Less than one in four security pros believe GDPR will protect user data
Security professionals in Europe are doubting whether user privacy will ever be fully achieved, in spite of mandatory data protection now required under the recently enforced General Data Protection Regulation (GDPR).
The growing skepticism toward the legislation, enacted in May of this year, was cast in new research published by the organizers of Black Hat Europe ahead of its annual meeting of infosec pros in December.
Similar to the 2018 Black Hat USA Attendee Survey, this latest report solicited answers from 132 experts from across Europe, gauging the current challenges facing those working within the sector to keep both critical infrastructure and users secure.
With that in mind, nearly two-thirds (65%) of those interviewed cited the likelihood of a successful nation-state sponsored cyber-attack hitting a major European network over the next two years, putting sophisticated and targeted attacks as the number one concern for more than half of respondents.
Running parallel to the feeling stateside, insider threats were perceived as the weakest link in the defenses of 42% of European security workers, mostly due to end users falling for phishing scams and social engineering exploits too easily.
This shaky outlook reflects the need for organizations to maintain a rigorous digital hygiene, which 70% of individuals surveyed believed to have seen in their places of work in light of GDPR.
Despite the dedicated resources to improving security protocol, however, just over a third of respondents were confident that their organization was GDPR compliant, and fewer than one in four believe that the EU legislation will actually assist in protecting user data.
“While GDPR has brought attention to the need to tighten up security by implementing specific regulations, there are still doubts around whether those regulations will truly be effective,” said Steve Wylie, general manager of Black Hat.
Wylie told The Daily Swig that those attending the security event are typically skeptical towards any legislation seeking to strengthen cybersecurity defenses amid heightened data protection.
“They know that the attacker is very savvy and that many systems and applications are vulnerable,” he said, adding that European respondents were still more devoted to improving user privacy compared with their American counterparts, even though US companies operating in Europe are still held accountable to GDPR.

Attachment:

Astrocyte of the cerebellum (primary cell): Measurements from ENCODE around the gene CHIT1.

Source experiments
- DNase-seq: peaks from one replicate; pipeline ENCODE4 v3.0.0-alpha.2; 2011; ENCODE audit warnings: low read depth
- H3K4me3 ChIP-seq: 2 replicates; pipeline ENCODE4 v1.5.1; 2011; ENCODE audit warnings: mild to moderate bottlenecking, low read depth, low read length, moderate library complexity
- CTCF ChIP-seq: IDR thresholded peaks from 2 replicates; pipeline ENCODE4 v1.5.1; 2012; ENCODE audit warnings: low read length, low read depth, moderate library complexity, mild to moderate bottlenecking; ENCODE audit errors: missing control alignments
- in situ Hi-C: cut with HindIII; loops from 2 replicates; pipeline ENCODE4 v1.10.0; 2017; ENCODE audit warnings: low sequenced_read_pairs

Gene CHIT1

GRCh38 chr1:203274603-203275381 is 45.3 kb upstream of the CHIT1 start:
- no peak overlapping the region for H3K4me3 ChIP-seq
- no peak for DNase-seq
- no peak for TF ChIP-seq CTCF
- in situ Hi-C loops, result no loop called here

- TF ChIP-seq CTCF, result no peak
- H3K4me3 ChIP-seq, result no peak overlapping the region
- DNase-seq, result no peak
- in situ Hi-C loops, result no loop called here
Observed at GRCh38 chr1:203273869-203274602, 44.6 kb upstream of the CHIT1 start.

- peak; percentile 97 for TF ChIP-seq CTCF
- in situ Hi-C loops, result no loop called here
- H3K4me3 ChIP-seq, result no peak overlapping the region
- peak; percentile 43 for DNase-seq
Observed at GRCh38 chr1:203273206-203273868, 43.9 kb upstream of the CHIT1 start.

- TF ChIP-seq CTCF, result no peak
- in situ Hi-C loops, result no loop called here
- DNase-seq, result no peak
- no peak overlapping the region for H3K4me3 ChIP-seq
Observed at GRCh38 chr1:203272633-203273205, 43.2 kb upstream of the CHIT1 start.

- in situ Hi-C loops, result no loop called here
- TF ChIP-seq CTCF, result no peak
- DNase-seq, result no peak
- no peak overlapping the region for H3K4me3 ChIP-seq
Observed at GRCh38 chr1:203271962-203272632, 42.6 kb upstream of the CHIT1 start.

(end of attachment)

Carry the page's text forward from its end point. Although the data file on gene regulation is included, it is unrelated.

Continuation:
“The USA report touched on social media, the concern certainly stemmed from recent issues with Facebook, while the Europe report casts a wider net and focuses not only on social media companies but wider businesses’ use of personal data,” Wylie said.
The prevalence of open information online appeared to strike the strongest chord with European security professionals, with almost 60% citing the collection and sale of personal data by social media platforms as a bigger threat to user privacy than any insider mistake.
This prompted more than 40% to say that they planned to minimize their social media usage and would advise their organizations to do the same, highlighting how digital education was still needed in order to close the gap in cybersecurity defenses and protect against the likes of spear-phishing campaigns.
“Some of the responses indicate that upper management still is not very well informed about cybersecurity in some organizations,” said Wylie. “Without greater management support and awareness, it is difficult for security teams to get the resources they need.”
A fifth of security professionals think the skills shortage is contributing to the lack of awareness within their organizations, while less than half said they didn’t believe their organizations had the budget to keep up with today’s threats.
Wylie added: “Just under half of those surveyed still don’t have enough security budget to defend against today’s threats – the same number of respondents also don’t think they have enough staff to do so.”
Black Hat Europe takes place in London on December 3-6.